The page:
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Israel's latest stunt to keep settlement expansion away from critics

Whilst peace talks between Palestinian leader Mahmoud Abbas and Israel's Prime Minister Benjamin Netanyahu are currently underway, internationally deemed illegal Israeli settlements in the West Bank continue to mushroom.


Even if Netanyahu had agreed to Abbas' precondition of a "settlement freeze" and stopped issuing tenders for new settlement homes during the peace talks, the freeze may not have been technically flouted, despite the sharp rise in the building of new units. This is thanks to a creative plan the Prime Ministers advisor on settlement affairs, Gabi Kadosh, is advancing.

According to leading Israeli newspaper Haaretz, Kadosh's plan, currently being studied by the Cabinet Secretary, proposes to redefine settlements which would currently be considered "urban" settlements to "rural" ones. This change may seem fairly insignificant but there is a fundamental difference between the two.

For urban settlements, the Israeli government is legally obliged to issue public tenders in order to market land. From the moment of publication, tenders invite international condemnation and spark protests, a headache for the settler community and also the government. In the case of rural settlements, there is no such obligation. The land is allocated to the World Zionist Organization who allocates it to the relevant settlement movement; the latter can then market the land without having to publish a tender. Therefore, urban settlements going rural will ease the pressure that arises from the tenders going public, which in-turn means less delays in construction.

As settlement expansion is deemed responsible for the breakdown of the last talks, the international community fear there resumption after a three year hiatus is being threatened by continued building. This year the European Union issued a directive that will prohibit EU states from signing deals issuing grants, funding, prizes or scholarships with Israel unless a settlement exclusion clause is included. Moves to advance the controversial E1 plan, a settlement construction plan that would sever the West Bank in two, in the wake of Palestine's successful UN bid, even led to Obama's criticism. In short, Kadosh's plan aims to allow Israel to conceal the continued building of settlements from the critical eyes of the international community.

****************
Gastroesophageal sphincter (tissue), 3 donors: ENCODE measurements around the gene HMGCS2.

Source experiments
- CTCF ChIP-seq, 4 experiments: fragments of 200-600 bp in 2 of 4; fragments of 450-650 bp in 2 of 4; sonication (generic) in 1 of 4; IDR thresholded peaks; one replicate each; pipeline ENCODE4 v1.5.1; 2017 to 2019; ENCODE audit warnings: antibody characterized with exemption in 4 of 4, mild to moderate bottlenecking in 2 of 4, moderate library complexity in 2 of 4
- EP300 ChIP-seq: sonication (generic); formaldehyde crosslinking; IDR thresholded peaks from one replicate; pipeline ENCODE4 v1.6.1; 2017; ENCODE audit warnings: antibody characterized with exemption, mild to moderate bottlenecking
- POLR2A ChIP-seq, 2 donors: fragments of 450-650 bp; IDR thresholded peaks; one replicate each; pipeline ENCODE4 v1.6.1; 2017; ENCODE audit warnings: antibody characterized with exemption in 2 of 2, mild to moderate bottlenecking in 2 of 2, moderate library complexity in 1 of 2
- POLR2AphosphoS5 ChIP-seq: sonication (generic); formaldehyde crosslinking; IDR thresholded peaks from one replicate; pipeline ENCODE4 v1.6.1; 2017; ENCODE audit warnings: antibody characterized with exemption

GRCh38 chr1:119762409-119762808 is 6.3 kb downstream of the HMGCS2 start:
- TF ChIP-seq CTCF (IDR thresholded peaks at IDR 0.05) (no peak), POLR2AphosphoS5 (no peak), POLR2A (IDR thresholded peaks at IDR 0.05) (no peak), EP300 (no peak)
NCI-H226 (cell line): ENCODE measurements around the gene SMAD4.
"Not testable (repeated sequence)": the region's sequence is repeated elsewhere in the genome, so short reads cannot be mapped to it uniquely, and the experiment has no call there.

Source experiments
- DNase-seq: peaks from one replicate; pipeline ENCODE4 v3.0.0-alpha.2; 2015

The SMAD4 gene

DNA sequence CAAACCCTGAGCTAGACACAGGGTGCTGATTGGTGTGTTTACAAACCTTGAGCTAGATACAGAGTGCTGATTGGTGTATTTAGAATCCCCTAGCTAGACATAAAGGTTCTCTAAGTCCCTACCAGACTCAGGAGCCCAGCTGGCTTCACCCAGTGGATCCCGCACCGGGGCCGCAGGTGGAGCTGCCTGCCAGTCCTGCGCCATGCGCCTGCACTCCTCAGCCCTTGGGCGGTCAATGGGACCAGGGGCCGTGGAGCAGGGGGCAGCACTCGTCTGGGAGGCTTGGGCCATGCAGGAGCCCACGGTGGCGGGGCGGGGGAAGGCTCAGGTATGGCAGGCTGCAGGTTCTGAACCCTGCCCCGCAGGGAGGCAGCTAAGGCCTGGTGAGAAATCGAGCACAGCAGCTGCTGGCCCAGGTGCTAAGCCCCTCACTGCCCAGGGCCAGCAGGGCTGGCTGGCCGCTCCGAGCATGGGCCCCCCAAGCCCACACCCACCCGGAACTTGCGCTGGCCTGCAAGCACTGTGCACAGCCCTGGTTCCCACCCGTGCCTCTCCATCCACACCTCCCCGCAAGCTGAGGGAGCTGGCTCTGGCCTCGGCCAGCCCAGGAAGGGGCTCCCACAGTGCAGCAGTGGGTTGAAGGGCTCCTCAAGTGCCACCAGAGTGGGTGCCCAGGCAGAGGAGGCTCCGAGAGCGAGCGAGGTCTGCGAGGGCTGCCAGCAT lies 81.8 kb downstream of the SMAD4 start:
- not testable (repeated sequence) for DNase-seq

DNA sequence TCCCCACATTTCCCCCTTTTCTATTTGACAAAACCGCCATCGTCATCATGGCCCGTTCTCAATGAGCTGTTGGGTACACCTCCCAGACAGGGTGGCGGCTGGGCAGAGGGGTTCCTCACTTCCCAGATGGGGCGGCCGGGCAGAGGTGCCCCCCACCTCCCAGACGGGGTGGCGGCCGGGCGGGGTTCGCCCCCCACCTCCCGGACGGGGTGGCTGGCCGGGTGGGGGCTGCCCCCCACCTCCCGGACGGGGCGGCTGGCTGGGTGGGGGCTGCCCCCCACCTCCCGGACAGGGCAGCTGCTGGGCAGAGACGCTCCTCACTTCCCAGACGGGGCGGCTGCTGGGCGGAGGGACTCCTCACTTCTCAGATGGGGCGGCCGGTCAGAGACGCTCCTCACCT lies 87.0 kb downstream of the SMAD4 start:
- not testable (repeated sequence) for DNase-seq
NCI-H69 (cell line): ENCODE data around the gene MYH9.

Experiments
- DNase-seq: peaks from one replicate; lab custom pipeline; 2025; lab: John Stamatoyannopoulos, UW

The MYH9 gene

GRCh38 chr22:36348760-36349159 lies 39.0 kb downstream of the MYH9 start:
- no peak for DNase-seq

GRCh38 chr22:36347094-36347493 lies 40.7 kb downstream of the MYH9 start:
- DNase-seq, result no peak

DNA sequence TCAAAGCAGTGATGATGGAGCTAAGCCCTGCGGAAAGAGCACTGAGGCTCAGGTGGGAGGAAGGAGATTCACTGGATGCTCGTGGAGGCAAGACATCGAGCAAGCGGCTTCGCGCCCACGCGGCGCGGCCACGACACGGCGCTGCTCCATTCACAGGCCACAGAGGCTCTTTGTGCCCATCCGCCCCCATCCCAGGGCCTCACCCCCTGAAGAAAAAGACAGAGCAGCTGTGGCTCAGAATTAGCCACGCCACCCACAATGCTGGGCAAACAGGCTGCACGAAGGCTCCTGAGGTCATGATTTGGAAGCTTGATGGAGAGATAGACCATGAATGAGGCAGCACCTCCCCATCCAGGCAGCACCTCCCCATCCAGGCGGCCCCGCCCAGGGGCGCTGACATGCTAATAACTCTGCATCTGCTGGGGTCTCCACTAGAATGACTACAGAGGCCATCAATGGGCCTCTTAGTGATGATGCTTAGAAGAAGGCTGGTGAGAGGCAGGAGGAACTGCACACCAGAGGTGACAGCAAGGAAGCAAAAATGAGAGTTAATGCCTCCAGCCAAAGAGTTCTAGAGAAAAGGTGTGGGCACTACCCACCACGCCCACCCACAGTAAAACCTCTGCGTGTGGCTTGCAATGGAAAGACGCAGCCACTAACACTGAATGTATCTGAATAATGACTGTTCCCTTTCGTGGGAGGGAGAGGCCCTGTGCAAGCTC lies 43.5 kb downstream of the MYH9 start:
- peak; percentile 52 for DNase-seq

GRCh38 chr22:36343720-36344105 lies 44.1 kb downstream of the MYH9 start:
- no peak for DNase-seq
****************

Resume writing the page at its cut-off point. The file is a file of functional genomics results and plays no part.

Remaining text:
The manipulation of the public tender's process is already underway. Despite Israeli anti-settlement organization "Peace Now" reporting settlement construction in the first half of 2013 has risen by a drastic 70 percent compared to the first half of 2012, 86 percent of the new construction was carried out in areas where tenders were not required.

"The tendency of Netanyahu's government has been to build more in isolated settlements deep in the West Bank where tenders are not needed, compared with the previous government which built in settlements closer to the Green Line," said Peace Now's Hagit Ofran to AFP.

The Israeli State Comptroller's recently released report called the "situation of planning and construction in the territories" as one in which "everyone does what is right in his own eyes". The report found that settlers living in "rural" settlements were exempt from the commitments of those living in "urban" settlements.

The World Zionist Organization, placed in charge of the establishment, development and management of "rural" settlements, did not enforce the law which requires the Custodian to sign an agreement with every settler permitted to build or reside on the land, nor did it collect the required leasing fees. The Custodian is the body in charge of managing "State Land" in the West Bank and forms part of the Civil Administration, the military body in charge of civil issues in the West Bank.

The lack of agreements places settlers in "rural" settlements outside the law, technically prohibits illegal building in these settlements, whilst encourages an increased migration to "rural" settlements via the lack of land leasing fee's. Rural communities make up 87 of the 120 settlements in the West Bank.

The views expressed in this article belong to the author and do not necessarily reflect the editorial policy of Middle East Monitor.

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